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Skydiver accelerates towards the ground at at 9.81ms ^-2

  1. Nov 11, 2009 #1
    Hi,


    A skydiver accelerates towards the ground at at 9.81ms ^-2. At the instant that je leaves the aeroplane.
    A) The skydiver opens his parachute. Explain why he reaches a terminal velocity shortly afterwards.

    If you could help with that question be very greatful
    Thanks in advance
    JImmer
     
  2. jcsd
  3. Nov 11, 2009 #2
    Re: Skydiver

    terminal velocity occurs when your upward forces (due to air friction and dependant on your speed and surface area) equal your downward accelerative forces (due to gravity)
    as your speed or surface area increase, so do your upward (decelerative) forces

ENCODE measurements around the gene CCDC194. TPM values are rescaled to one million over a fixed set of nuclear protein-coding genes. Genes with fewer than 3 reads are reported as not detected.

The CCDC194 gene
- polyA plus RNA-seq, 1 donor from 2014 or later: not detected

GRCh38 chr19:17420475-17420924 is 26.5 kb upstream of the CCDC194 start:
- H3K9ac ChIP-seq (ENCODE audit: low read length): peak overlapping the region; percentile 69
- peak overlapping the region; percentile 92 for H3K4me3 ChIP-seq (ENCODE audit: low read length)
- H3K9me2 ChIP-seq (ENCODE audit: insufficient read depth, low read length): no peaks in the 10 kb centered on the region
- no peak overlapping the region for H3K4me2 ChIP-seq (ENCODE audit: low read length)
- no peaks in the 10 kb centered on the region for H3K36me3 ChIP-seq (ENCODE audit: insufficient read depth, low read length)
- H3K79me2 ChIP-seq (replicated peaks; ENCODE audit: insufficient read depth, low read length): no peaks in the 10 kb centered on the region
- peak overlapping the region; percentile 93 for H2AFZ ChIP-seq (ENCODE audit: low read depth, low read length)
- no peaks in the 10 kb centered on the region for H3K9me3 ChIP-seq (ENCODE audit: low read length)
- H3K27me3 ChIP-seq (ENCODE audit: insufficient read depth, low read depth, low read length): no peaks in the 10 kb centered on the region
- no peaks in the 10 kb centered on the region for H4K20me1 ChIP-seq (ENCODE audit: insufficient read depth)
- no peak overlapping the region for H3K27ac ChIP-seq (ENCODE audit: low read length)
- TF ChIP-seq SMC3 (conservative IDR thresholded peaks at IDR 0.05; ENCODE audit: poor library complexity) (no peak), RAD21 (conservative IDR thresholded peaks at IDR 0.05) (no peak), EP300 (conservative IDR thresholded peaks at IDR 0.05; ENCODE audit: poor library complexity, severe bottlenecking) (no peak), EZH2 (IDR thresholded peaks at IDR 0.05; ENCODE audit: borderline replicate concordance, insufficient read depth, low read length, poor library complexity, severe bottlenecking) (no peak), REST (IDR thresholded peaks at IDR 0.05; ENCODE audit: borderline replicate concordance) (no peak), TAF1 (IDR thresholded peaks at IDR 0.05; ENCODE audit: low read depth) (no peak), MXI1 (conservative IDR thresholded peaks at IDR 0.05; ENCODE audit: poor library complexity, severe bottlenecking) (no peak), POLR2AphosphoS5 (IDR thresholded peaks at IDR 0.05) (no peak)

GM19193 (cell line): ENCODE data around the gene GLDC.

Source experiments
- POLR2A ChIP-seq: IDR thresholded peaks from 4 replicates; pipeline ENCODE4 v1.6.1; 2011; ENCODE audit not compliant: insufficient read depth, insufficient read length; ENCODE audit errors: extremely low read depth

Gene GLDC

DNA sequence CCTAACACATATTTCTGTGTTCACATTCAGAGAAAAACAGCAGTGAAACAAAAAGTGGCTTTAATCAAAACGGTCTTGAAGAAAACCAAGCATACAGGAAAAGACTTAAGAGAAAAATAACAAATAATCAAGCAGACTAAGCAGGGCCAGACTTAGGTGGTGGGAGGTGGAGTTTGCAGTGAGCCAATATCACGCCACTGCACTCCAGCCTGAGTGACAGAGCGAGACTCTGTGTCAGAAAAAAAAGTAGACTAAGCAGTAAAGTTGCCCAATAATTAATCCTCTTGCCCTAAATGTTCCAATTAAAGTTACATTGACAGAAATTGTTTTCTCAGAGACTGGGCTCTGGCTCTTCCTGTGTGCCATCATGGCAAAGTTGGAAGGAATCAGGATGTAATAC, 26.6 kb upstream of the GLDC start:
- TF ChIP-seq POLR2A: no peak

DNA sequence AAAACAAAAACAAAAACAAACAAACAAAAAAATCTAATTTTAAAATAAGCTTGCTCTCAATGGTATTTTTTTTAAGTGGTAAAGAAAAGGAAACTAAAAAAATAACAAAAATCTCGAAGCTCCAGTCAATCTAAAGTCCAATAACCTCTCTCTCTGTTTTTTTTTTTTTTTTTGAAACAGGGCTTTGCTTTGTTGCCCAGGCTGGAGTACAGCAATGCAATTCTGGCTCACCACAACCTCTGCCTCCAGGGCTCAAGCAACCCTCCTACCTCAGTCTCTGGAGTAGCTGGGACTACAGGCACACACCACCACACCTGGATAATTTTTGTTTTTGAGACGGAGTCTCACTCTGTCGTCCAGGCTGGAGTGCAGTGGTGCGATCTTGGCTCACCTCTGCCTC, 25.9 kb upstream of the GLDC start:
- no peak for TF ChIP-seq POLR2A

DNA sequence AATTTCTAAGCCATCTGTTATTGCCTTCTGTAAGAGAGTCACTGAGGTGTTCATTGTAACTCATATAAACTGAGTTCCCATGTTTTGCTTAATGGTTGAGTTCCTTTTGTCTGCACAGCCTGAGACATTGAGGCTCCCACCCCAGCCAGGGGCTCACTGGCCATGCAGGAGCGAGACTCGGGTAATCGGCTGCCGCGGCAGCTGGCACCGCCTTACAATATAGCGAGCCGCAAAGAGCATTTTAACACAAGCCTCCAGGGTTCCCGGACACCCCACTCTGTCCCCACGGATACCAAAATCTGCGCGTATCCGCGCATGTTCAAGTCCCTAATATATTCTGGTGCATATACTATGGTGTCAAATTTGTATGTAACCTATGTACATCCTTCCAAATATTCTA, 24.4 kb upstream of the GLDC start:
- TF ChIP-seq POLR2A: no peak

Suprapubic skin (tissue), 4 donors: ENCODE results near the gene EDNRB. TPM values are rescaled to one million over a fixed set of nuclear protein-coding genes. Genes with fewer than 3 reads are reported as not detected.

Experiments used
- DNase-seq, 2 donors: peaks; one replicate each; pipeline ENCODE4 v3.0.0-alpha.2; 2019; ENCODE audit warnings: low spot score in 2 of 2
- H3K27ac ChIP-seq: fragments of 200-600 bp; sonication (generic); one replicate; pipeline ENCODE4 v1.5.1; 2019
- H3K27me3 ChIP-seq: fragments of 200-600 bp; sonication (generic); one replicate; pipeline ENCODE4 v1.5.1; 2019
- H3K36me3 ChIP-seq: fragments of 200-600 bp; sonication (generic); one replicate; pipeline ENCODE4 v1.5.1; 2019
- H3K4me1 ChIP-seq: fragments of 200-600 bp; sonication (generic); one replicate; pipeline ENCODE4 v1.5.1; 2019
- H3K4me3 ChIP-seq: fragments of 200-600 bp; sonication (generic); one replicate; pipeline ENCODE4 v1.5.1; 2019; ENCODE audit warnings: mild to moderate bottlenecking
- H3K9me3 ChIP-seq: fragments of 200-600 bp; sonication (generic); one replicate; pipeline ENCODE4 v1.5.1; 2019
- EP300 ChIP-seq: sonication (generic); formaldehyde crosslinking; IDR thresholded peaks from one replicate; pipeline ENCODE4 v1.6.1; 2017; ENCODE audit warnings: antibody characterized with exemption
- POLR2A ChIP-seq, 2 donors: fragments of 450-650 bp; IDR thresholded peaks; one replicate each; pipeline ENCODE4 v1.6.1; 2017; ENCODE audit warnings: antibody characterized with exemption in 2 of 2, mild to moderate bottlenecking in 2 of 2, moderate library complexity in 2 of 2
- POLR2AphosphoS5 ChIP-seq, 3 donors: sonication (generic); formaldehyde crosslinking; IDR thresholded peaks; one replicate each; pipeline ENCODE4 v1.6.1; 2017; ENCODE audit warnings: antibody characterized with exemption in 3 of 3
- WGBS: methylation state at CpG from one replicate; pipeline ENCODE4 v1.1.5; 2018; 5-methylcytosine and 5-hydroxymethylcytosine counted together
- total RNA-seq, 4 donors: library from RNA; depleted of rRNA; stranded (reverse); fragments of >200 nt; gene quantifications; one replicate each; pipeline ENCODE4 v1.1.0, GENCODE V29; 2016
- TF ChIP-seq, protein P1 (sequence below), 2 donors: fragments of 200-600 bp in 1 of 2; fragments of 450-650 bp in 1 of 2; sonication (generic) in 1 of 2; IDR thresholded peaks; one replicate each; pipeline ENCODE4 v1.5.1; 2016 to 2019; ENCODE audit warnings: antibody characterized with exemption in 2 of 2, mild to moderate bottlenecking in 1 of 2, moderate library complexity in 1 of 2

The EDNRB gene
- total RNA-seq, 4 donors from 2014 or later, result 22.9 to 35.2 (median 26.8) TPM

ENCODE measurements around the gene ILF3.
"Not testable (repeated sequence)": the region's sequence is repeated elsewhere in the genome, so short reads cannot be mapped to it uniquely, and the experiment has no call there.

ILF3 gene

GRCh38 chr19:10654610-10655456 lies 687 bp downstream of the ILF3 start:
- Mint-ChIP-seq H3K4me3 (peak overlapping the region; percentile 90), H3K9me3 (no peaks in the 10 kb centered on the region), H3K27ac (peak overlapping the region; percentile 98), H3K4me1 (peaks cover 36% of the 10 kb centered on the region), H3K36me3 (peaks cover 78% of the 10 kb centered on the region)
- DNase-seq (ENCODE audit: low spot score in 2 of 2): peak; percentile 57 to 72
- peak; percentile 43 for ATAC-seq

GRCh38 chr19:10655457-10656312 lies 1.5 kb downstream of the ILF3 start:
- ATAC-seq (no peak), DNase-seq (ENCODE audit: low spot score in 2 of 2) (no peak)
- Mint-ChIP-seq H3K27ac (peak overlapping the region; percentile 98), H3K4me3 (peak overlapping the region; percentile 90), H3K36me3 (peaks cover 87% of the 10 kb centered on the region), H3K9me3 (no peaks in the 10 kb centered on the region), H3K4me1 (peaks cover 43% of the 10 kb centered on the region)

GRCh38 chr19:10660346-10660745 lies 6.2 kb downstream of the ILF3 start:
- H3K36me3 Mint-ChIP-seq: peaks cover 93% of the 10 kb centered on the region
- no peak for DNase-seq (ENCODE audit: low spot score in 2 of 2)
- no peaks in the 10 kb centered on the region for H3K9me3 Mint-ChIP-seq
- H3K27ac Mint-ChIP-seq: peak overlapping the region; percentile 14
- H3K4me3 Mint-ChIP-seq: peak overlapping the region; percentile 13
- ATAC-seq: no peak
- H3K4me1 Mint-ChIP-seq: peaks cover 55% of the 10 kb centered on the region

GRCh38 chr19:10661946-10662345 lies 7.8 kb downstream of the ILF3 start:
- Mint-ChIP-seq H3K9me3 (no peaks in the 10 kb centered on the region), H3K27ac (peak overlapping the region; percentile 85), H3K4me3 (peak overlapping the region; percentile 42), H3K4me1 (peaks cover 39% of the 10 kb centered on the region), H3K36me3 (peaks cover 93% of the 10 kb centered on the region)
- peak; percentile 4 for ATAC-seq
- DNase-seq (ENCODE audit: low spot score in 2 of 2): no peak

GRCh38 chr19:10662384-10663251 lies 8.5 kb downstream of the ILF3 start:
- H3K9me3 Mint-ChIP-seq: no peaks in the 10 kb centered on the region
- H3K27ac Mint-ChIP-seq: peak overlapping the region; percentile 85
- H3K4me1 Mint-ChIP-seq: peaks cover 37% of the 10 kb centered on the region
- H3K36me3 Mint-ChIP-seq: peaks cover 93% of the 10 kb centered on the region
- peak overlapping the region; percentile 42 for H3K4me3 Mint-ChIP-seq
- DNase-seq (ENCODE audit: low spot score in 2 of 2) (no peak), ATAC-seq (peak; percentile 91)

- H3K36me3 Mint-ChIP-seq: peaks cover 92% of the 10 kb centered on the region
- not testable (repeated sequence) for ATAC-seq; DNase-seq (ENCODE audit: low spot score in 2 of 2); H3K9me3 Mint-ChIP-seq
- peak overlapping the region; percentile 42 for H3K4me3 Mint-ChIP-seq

opening a 'chute increases air resistance and thus upward force, and thus equalising the upward and downward forces sooner than if you were falling without a 'chute

    in a nutshell, terminal velocity for a parachute+man is much lower than terminal velocity for a man without parachute, hence you reach that speed sooner (you could even already be at the 'chute+man terminal velocity when your 'chute opens)
     
  4. Nov 11, 2009 #3
    Re: Skydiver

    High velocity air drag is turbulent drag (high Reynolds number) so the upward drag force is proportional to the square of velocity, and determines the terminal velocity (when upward and downward forces are equal). See
    http://en.wikipedia.org/wiki/Drag_(physics [Broken])
    When a skydiver spreads his/her arms out, the drag increases and the terminal velocity decreases.
    Bob S
     
    Last edited by a moderator: May 4, 2017
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